Conversations between people who hold radically different beliefs about religion, politics, or values have always been challenging. In that sense, the conversation between Peter and SDL wasn’t likely to go smoothly, but it didn’t have to go that badly.

There are good and bad ways to have conversations with people who hold radically different beliefs, and better approaches aren’t just imaginable, they’re achievable. Because our current cultural environment is deeply polarized, it’s even harder than usual to converse productively across these divisions.

Finally, we believe we’re entering an era of renewed interest in effective, across-the-aisle dialogue. People are sick of not being able to speak about controversial subjects and of having to constantly walk on eggshells when voicing their opinions. This book is for those who have had enough. Enough name-calling. Enough censuring. Enough animosity. It provides a comprehensive tool set that enables you to take charge of your conversations. You’ll learn how to intervene in someone’s thinking and help them change their own mind and how to mutually search for the truth. Even with hardliners and ideologues. Conversations that remain civil, empower you, and change even the staunchest of minds are possible—even across deep divides. Here are the tools to have them. (Pg.1-8)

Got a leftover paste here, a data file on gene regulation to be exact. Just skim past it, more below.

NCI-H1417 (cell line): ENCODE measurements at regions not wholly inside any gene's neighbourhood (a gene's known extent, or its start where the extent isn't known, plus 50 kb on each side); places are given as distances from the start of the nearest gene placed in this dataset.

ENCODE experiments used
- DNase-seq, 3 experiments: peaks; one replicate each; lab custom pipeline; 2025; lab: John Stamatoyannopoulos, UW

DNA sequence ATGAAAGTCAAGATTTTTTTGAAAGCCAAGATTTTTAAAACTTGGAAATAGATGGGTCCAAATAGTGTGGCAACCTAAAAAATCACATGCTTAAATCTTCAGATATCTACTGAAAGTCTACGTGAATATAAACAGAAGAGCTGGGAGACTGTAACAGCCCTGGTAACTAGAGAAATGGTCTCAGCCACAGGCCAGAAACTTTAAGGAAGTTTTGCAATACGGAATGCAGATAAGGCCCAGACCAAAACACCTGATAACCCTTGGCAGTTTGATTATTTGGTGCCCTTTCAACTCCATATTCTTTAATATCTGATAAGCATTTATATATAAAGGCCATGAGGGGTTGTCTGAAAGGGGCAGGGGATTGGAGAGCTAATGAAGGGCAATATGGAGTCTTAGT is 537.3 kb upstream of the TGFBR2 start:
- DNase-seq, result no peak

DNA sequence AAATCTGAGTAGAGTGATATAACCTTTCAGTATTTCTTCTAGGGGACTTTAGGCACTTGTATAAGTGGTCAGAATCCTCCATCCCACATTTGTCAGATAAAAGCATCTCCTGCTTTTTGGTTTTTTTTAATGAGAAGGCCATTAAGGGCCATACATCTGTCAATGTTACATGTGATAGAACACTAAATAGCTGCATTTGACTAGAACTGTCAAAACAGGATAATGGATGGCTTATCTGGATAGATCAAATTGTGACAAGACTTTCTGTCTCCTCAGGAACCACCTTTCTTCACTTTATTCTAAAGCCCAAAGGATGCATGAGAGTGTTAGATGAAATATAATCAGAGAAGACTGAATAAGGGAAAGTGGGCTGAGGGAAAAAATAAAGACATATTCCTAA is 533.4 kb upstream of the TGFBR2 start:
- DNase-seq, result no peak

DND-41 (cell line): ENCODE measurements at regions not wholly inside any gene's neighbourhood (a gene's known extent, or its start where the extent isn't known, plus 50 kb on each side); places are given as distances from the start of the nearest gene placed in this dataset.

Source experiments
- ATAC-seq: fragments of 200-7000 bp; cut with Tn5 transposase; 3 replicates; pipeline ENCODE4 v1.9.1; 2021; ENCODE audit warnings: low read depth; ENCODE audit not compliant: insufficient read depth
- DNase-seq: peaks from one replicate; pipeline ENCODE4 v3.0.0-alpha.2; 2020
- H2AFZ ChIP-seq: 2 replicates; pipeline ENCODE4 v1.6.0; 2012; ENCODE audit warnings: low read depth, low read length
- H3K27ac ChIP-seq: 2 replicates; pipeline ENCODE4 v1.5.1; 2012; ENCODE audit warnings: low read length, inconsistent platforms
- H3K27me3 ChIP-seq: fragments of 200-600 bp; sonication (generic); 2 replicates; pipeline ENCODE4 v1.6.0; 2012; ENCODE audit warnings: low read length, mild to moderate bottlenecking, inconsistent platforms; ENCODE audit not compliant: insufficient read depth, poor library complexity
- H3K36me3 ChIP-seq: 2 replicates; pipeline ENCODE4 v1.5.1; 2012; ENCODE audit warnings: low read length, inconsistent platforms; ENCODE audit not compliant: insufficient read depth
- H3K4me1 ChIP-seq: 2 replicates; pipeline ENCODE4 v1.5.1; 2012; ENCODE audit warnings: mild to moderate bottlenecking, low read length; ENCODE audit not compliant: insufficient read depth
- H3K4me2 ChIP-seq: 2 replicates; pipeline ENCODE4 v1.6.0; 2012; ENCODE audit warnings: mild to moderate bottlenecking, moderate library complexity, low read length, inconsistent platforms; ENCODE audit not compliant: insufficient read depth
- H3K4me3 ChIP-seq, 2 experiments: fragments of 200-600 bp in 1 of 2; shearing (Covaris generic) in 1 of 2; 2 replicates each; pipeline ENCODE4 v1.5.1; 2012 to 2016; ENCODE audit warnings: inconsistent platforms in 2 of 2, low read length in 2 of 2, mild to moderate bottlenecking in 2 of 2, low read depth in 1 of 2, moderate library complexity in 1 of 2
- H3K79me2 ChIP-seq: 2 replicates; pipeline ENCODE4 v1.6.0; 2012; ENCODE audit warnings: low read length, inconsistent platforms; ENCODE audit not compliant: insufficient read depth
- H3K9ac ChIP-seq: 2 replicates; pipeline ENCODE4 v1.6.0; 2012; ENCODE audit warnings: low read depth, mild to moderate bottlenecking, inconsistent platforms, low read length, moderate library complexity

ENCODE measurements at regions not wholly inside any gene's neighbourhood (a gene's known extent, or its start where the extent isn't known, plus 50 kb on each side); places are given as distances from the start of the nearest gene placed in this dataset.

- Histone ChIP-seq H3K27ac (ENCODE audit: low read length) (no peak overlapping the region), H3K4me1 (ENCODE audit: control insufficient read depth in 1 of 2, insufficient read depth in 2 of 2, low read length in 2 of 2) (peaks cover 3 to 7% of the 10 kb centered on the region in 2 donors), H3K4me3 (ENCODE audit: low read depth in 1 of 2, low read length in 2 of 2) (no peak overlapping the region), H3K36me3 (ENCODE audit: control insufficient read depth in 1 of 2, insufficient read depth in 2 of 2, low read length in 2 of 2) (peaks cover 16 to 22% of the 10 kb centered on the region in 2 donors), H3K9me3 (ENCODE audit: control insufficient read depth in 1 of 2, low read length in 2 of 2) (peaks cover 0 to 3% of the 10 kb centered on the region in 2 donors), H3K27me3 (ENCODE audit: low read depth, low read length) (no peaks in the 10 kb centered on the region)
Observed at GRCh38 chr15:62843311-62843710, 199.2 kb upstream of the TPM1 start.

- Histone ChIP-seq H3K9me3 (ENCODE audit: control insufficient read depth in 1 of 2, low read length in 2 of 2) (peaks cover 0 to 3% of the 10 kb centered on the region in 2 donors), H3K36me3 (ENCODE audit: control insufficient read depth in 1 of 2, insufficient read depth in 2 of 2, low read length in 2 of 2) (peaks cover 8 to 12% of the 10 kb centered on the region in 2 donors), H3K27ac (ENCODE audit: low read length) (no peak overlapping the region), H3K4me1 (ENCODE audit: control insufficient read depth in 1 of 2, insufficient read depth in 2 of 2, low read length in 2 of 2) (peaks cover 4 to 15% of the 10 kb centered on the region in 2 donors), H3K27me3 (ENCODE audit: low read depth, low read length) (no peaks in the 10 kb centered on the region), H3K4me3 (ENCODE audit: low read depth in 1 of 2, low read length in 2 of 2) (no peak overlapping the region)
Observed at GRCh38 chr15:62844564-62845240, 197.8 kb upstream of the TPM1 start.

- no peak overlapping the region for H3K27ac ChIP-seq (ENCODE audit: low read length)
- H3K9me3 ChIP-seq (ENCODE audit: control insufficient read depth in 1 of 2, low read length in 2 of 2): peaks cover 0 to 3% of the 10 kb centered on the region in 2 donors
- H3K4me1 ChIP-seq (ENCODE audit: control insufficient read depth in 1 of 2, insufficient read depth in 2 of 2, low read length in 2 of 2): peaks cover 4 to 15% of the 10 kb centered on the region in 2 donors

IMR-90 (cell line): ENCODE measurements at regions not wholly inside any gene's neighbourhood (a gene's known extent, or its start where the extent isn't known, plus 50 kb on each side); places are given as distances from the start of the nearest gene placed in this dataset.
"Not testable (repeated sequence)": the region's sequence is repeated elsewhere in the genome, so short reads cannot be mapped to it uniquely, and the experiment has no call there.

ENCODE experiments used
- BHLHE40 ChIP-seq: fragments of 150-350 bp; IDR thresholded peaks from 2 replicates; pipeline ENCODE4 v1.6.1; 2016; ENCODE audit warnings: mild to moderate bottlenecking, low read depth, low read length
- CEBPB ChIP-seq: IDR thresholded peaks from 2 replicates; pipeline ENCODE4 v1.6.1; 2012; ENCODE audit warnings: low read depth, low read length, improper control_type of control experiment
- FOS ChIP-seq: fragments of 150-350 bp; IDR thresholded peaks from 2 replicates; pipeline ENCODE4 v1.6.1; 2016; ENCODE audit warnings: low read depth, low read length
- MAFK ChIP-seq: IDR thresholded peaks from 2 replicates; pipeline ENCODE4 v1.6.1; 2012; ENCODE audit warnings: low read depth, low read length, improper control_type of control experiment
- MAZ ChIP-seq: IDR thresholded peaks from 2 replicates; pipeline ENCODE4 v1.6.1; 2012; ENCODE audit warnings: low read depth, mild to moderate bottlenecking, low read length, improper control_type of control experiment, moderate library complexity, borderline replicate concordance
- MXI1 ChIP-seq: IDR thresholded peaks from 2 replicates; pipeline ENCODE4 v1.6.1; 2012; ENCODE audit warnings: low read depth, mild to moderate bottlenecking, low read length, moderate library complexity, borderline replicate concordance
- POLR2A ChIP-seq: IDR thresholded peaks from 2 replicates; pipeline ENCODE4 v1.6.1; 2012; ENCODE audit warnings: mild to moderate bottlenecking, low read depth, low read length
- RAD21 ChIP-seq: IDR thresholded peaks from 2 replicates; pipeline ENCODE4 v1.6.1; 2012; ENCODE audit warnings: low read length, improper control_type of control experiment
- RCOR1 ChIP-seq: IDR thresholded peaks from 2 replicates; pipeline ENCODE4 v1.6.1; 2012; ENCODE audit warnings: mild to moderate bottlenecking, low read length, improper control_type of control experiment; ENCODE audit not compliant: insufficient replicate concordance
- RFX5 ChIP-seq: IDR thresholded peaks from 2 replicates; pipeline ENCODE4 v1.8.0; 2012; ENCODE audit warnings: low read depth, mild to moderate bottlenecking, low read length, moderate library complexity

Conclusion

YOU NOW HAVE THE TOOLS TO SPEAK YOUR MIND, UNDERSTAND, and be understood. You are empowered to navigate even the most difficult conversations. But you must use what you’ve learned. The techniques of the previous chapters will be worthless unless you practice. Along the way, expect failure and success. The successes will emerge because you’ve persisted. Some of the techniques in this book will become your conversational bread and butter, and as you improve, we urge revisiting less-used sections and incorporating more techniques. Once you’ve grasped all the techniques, from beginner to master level, you will be equipped to rise confidently to conversational challenges. That said, there’s no urgency. Start slowly. Build your repertoire, pay attention to what works and what doesn’t, and keep practicing, keep talking, keep listening, and keep learning. Above all, take charge. There’s no reason to cower, to be afraid to voice your opinion, or to fear disagreement. You know how to engage people with proven, evidence-based techniques. All that’s left is for you to begin. (Pg.179)

Epistemology is the branch of philosophy concerned with knowledge. Epistemologists study the nature of knowledge, epistemic justification, the rationality of belief, and various related issues. Epistemology is considered one of the four main branches of philosophy, along with ethics, logic, and metaphysics.
An example of epistemology is a thesis paper on the source of knowledge. (countable) A particular theory of knowledge. In his epistemology, Plato maintains that our knowledge of universal concepts is a kind of recollection.
Epistemology is the philosophy of knowledge. It seeks to answer the questions “What is knowledge?” and “How is knowledge acquired?” Epistemologists are philosophers who are interested in questions such as whether it is possible to have knowledge, what kind of knowledge there is, and how people come to know things.

WE&P by: EZorrilla